Complex simulation titles have traditionally been dumbed down for consoles. Can The Sims 3 break the mould and still offer console gamers a smooth experience?
Format: PS3 (version played), Xbox 360, Wii, DS Dev: The Sims Studio Pub: EA
Out: 29/10/10 Players: 1
It might be a cracker with a mouse and keyboard, but The Sims hasn’t had the brightest history on consoles. On the previous generation of consoles, the original game had a strict object cap and Sims 2, though slightly improved, still offered less freedom to express oneself than its PC counterpart. In this respect, The Sims 3 on console is a notable improvement, but it’s still kid gloves compared to its big brother.
Those familiar with the workings of the virtual life simulator’s previous iterations will be quite comfortable with Sims 3. The Create-A-Sim section is kitted out with a competent variety of options, allowing you to fabricate the denizens of your choosing. However clothing customisation will be far more stringent if your console isn’t connected to the internet, as a good proportion of items must be downloaded from the Sims Exchange.
The character traits and lifetime wishes that made the PC version such a joy continue to do so here. Newly introduced are karma powers and challenges. These are almost like GTA cheats, intend for the sole purpose of livening up the gameplay by doing game-breaking stuff, such as allowing your Sim to fall in love with anyone they choose or unleashing torrential rain on your town. These God-like powers must be earned by fulfilling wishes to fill your karma metre.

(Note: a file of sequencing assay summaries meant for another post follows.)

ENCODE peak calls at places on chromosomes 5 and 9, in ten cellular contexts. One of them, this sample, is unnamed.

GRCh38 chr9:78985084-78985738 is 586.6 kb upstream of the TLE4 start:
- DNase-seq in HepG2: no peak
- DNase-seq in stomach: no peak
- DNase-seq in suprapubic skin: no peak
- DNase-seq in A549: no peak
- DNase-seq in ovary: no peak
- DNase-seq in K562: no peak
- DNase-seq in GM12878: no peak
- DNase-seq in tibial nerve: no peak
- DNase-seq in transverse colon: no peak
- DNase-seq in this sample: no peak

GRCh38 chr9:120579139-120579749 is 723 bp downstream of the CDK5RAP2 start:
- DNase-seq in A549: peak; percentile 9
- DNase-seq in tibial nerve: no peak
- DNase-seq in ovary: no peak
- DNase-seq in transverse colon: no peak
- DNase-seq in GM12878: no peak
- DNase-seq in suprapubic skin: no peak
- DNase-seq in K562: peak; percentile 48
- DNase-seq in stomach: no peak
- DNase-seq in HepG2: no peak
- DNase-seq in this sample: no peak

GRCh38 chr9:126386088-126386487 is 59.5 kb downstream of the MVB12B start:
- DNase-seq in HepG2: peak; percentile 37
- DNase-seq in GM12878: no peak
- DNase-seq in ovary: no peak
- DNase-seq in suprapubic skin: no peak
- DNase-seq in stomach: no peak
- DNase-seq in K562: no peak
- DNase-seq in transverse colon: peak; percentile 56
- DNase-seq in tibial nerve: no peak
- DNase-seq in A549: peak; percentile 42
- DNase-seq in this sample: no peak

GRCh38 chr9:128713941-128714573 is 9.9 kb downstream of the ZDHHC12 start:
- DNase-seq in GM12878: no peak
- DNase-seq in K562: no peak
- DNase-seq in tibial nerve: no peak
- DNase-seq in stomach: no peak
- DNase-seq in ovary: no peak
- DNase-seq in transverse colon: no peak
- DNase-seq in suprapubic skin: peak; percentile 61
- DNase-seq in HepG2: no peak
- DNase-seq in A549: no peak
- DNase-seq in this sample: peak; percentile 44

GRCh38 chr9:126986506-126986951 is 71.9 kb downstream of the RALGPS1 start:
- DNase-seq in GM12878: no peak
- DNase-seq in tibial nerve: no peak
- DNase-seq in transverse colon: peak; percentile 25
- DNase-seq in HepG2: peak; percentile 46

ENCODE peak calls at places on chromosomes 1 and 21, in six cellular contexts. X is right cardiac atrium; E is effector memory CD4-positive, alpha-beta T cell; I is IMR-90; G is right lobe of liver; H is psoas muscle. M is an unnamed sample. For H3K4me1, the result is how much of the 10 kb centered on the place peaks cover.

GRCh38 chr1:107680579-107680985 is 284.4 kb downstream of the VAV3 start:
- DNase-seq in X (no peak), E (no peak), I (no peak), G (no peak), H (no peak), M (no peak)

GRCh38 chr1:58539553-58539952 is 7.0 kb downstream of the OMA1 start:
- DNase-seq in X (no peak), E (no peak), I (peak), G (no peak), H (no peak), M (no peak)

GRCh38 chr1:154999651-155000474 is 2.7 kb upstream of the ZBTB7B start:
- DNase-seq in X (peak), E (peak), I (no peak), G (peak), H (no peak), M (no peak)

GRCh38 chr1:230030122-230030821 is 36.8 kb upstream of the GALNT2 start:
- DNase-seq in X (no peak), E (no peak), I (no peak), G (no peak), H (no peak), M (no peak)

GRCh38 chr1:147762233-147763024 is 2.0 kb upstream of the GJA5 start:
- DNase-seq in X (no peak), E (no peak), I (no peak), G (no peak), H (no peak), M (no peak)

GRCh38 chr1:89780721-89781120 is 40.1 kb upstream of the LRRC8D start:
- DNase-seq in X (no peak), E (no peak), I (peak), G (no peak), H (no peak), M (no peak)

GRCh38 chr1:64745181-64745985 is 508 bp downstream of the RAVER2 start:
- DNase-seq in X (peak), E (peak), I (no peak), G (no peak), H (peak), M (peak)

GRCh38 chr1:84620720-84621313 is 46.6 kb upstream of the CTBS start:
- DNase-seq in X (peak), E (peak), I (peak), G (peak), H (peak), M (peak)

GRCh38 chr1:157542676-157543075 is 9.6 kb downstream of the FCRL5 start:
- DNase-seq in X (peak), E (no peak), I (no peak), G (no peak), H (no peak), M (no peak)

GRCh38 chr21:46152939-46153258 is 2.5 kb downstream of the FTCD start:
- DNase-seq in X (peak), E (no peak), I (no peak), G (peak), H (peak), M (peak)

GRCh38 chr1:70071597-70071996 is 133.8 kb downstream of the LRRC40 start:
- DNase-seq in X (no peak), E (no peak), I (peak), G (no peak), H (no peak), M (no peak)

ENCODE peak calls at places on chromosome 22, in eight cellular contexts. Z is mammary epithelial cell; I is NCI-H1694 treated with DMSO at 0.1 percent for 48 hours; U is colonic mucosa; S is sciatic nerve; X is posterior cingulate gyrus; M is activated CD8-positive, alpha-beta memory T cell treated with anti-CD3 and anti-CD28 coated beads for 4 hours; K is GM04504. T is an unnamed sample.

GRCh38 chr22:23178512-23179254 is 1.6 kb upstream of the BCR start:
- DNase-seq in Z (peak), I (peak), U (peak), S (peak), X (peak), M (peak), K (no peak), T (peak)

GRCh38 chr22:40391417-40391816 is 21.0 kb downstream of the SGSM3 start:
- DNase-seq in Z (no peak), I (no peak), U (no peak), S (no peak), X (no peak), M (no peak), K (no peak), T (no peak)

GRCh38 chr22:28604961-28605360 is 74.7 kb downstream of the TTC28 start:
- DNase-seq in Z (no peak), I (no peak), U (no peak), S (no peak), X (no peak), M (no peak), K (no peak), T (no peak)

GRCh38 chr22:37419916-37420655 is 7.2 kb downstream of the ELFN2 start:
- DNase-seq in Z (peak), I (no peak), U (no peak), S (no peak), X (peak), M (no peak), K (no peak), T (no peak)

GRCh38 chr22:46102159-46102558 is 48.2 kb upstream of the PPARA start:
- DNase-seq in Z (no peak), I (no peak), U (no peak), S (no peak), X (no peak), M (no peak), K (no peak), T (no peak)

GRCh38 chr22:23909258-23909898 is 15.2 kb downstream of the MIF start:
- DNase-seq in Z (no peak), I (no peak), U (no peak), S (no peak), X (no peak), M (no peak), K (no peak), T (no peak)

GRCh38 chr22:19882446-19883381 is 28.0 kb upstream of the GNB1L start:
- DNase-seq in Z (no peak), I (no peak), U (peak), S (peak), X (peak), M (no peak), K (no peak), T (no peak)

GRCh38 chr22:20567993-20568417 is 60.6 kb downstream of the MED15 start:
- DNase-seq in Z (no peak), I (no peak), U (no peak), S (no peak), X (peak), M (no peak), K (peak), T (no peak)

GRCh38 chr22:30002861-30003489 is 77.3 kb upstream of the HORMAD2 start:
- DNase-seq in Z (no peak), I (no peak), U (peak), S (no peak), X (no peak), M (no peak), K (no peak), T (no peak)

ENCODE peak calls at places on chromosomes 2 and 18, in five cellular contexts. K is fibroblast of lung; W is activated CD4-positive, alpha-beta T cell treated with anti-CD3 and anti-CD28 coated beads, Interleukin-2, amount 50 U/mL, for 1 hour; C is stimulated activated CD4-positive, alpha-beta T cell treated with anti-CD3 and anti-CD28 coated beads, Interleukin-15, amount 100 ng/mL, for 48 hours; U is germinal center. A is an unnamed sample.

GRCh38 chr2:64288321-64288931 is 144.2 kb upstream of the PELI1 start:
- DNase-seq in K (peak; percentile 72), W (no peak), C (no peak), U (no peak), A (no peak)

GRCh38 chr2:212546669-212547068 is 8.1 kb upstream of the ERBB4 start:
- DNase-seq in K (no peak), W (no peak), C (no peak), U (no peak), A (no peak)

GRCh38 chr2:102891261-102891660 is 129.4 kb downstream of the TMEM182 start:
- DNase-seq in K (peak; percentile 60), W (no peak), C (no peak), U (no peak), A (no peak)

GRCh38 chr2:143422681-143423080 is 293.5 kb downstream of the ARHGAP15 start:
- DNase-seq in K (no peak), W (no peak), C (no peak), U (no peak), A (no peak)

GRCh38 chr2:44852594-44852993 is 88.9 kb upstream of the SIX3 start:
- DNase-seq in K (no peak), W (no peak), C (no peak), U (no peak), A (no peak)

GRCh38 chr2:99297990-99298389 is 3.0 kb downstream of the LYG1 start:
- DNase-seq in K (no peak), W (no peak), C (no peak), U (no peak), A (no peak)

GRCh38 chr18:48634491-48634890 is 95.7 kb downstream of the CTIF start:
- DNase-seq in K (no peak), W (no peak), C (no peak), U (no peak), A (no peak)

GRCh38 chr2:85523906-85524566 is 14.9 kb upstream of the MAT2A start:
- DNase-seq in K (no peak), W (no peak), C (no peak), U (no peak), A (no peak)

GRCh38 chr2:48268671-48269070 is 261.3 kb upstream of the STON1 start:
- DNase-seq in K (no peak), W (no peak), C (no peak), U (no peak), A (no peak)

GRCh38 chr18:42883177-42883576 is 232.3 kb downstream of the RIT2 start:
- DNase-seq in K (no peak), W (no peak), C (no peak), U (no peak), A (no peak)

Challenges are simply a set list of tasks to give you reasons to explore what the game has to offer. They’re also tied to Trophies and Achievements on PS3 and 360. Ultimately, these new additions don’t add heaps of value to the game themselves. The PS3 and 360 have less elegant control of the 3D interface seen in the PC version. And you’ll still be navigating through a colossal amount of menus that seem ill-conceived for the limitation of joypads.
The performance issues that have dogged the series on console aren’t gone either. Frequent loads when moving between customisation menus and areas of your town spoil its cohesion. Like the PC, you can customise items via Create-A-Style and share your items with friends online. You’ll need EA’s infamous Online Pass (included in all new purchases) to do so. These could be more unfettered, though.
If you’re considering picking up Sims 3, then I would advise you get the PC or Mac version. It still offers the broadest experience and the most opportunities to extend your play with add-ons. EA have never been shy of excluding content from previous Sims packs, but The Sims 3 is a lonely experience without internet connectivity piping items and friend updates to you. Despite some shakiness, it’s still a buzz to watch your creations living their virtual lives.